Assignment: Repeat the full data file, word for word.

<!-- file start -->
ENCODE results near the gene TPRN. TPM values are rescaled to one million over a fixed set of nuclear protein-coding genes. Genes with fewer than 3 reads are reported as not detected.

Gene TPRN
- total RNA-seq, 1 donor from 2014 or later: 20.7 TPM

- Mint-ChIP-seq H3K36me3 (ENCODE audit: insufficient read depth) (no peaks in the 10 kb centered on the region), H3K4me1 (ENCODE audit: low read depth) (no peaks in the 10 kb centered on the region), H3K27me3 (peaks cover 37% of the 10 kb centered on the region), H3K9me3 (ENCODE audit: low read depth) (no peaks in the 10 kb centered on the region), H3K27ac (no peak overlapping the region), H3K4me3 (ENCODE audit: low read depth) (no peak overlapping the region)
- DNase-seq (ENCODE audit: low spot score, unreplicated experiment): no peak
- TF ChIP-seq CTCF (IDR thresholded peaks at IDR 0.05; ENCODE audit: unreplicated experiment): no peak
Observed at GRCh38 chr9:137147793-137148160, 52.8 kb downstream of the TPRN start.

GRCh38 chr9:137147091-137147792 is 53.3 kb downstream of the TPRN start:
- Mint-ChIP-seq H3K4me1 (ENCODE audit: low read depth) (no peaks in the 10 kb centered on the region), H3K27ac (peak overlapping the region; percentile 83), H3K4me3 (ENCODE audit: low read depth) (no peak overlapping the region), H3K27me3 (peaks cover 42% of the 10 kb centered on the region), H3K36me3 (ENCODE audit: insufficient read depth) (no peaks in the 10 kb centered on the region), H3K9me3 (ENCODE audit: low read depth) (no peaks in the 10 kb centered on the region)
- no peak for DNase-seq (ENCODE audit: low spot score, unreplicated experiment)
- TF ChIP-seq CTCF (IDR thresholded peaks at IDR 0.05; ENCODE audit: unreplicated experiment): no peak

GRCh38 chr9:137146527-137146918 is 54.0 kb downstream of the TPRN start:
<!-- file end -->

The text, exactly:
ENCODE results near the gene TPRN. TPM values are rescaled to one million over a fixed set of nuclear protein-coding genes. Genes with fewer than 3 reads are reported as not detected.

Gene TPRN
- total RNA-seq, 1 donor from 2014 or later: 20.7 TPM

- Mint-ChIP-seq H3K36me3 (ENCODE audit: insufficient read depth) (no peaks in the 10 kb centered on the region), H3K4me1 (ENCODE audit: low read depth) (no peaks in the 10 kb centered on the region), H3K27me3 (peaks cover 37% of the 10 kb centered on the region), H3K9me3 (ENCODE audit: low read depth) (no peaks in the 10 kb centered on the region), H3K27ac (no peak overlapping the region), H3K4me3 (ENCODE audit: low read depth) (no peak overlapping the region)
- DNase-seq (ENCODE audit: low spot score, unreplicated experiment): no peak
- TF ChIP-seq CTCF (IDR thresholded peaks at IDR 0.05; ENCODE audit: unreplicated experiment): no peak
Observed at GRCh38 chr9:137147793-137148160, 52.8 kb downstream of the TPRN start.

GRCh38 chr9:137147091-137147792 is 53.3 kb downstream of the TPRN start:
- Mint-ChIP-seq H3K4me1 (ENCODE audit: low read depth) (no peaks in the 10 kb centered on the region), H3K27ac (peak overlapping the region; percentile 83), H3K4me3 (ENCODE audit: low read depth) (no peak overlapping the region), H3K27me3 (peaks cover 42% of the 10 kb centered on the region), H3K36me3 (ENCODE audit: insufficient read depth) (no peaks in the 10 kb centered on the region), H3K9me3 (ENCODE audit: low read depth) (no peaks in the 10 kb centered on the region)
- no peak for DNase-seq (ENCODE audit: low spot score, unreplicated experiment)
- TF ChIP-seq CTCF (IDR thresholded peaks at IDR 0.05; ENCODE audit: unreplicated experiment): no peak

GRCh38 chr9:137146527-137146918 is 54.0 kb downstream of the TPRN start: